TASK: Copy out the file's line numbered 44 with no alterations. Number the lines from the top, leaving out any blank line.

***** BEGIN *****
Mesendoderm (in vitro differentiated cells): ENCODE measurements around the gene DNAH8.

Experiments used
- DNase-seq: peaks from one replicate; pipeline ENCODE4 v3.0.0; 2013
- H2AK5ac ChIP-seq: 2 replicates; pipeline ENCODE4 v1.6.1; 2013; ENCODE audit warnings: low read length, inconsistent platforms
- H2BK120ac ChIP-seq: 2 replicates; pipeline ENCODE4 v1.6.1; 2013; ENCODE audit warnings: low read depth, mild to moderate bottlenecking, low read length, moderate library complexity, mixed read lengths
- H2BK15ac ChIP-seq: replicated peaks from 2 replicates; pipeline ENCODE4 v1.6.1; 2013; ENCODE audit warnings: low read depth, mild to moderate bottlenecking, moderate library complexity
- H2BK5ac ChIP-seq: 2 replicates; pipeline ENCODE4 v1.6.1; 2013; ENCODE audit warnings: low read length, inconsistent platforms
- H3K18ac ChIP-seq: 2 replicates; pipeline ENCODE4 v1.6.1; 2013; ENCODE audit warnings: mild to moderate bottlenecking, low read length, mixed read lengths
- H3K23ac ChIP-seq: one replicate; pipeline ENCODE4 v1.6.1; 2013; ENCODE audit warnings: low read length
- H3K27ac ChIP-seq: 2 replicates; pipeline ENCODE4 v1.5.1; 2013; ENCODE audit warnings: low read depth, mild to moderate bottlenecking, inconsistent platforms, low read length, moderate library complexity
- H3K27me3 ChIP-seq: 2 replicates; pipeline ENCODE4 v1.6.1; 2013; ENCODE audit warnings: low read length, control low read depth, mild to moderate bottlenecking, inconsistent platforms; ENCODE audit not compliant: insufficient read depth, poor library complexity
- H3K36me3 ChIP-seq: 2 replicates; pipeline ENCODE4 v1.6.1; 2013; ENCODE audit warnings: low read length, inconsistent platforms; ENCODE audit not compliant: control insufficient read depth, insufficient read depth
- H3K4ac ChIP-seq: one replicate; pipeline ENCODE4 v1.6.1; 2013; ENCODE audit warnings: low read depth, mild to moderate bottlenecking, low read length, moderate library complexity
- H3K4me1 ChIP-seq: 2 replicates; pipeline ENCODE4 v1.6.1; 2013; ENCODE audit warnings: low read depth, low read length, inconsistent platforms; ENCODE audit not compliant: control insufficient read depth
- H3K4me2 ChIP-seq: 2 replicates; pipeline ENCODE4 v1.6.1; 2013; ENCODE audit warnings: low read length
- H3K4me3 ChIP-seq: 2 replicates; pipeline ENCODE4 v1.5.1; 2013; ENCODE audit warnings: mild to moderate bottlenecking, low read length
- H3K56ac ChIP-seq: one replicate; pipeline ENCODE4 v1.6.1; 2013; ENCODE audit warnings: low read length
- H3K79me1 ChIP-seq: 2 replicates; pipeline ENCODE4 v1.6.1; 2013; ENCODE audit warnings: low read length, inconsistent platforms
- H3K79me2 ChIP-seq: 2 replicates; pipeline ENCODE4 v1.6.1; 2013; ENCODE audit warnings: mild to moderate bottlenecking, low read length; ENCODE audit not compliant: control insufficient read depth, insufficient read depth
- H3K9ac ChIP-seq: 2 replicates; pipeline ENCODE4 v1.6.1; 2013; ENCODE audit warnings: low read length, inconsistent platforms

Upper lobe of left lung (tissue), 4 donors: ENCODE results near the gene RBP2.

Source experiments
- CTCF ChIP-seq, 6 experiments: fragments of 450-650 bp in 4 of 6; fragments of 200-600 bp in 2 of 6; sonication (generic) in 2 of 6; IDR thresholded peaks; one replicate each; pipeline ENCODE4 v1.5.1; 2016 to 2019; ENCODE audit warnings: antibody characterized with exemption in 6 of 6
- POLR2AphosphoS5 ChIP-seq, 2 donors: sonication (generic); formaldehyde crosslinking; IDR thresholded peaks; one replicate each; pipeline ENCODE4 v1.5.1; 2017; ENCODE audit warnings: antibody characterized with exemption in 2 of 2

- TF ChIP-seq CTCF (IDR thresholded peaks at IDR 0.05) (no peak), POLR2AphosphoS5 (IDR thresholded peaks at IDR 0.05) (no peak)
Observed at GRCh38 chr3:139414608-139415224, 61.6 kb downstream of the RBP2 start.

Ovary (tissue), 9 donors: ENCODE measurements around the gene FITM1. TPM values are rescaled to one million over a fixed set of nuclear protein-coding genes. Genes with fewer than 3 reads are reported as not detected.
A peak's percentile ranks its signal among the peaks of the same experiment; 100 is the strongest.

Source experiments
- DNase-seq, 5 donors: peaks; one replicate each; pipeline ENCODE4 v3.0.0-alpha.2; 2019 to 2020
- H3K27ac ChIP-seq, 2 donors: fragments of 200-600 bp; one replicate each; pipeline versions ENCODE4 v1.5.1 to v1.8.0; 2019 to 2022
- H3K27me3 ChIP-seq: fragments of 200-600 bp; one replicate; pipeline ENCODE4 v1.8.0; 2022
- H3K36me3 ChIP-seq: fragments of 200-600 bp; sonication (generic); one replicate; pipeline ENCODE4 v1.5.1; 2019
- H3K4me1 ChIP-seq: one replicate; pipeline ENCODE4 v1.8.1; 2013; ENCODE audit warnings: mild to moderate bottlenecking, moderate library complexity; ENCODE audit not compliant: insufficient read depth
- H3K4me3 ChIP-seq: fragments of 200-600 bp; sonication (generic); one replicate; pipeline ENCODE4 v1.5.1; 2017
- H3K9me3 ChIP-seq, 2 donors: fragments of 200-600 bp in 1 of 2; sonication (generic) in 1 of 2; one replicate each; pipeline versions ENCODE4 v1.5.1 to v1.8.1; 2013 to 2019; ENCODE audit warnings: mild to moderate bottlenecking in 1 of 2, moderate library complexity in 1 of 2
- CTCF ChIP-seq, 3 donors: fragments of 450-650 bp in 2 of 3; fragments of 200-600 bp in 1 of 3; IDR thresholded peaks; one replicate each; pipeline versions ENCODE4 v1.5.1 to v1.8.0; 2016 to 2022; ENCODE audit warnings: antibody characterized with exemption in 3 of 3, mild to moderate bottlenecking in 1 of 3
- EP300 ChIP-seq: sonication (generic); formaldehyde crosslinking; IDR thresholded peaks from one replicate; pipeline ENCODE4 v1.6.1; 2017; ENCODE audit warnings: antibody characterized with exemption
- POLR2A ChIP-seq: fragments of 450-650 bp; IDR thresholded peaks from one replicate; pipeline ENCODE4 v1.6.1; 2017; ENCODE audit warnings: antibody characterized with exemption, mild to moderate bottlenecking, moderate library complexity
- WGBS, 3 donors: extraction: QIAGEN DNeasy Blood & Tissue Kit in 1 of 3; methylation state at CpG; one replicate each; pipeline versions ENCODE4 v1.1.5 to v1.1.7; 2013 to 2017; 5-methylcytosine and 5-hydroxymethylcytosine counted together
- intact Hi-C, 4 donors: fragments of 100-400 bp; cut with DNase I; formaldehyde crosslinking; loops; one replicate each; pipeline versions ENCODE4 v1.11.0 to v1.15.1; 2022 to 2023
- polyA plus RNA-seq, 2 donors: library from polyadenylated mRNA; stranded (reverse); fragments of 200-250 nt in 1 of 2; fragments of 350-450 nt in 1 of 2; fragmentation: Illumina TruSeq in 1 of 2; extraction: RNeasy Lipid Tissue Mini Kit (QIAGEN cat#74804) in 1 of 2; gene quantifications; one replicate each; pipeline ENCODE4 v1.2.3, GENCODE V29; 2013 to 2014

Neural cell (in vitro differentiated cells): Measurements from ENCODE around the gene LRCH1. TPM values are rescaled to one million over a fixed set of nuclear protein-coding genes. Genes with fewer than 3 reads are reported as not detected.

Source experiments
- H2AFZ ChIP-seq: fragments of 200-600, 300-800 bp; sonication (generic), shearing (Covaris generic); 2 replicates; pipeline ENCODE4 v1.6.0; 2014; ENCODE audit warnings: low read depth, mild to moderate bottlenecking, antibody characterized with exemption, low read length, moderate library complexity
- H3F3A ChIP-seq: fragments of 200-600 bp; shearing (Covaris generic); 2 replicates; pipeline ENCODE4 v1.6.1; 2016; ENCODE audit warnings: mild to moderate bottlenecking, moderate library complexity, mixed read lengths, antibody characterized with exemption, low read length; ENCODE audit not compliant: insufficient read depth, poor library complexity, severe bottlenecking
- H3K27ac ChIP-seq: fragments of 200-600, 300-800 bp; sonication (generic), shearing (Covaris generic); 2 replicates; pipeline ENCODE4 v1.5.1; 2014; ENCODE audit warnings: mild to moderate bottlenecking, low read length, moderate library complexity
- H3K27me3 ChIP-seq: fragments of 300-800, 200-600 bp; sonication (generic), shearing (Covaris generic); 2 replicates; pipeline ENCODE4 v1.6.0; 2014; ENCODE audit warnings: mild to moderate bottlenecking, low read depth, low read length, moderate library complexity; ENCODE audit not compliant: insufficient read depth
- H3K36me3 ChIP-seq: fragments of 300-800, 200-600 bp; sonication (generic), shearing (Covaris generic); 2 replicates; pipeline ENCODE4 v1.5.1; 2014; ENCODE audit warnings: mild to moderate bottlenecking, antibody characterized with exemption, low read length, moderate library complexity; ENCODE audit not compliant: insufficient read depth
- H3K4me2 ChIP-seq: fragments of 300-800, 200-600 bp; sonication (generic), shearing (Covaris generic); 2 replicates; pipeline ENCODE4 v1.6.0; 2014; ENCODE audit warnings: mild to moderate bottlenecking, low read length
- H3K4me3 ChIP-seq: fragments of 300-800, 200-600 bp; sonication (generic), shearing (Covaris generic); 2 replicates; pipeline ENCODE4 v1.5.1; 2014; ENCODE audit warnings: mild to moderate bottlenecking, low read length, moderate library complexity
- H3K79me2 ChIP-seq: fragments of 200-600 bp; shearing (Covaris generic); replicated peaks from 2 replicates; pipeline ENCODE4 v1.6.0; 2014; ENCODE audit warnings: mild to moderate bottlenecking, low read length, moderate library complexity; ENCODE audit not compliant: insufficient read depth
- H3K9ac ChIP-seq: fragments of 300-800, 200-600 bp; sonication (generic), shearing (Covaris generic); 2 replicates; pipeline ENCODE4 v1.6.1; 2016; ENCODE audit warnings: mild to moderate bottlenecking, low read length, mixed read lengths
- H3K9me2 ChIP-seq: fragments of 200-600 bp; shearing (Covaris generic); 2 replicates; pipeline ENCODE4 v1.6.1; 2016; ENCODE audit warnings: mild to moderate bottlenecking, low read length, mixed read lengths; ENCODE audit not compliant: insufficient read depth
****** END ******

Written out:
Source experiments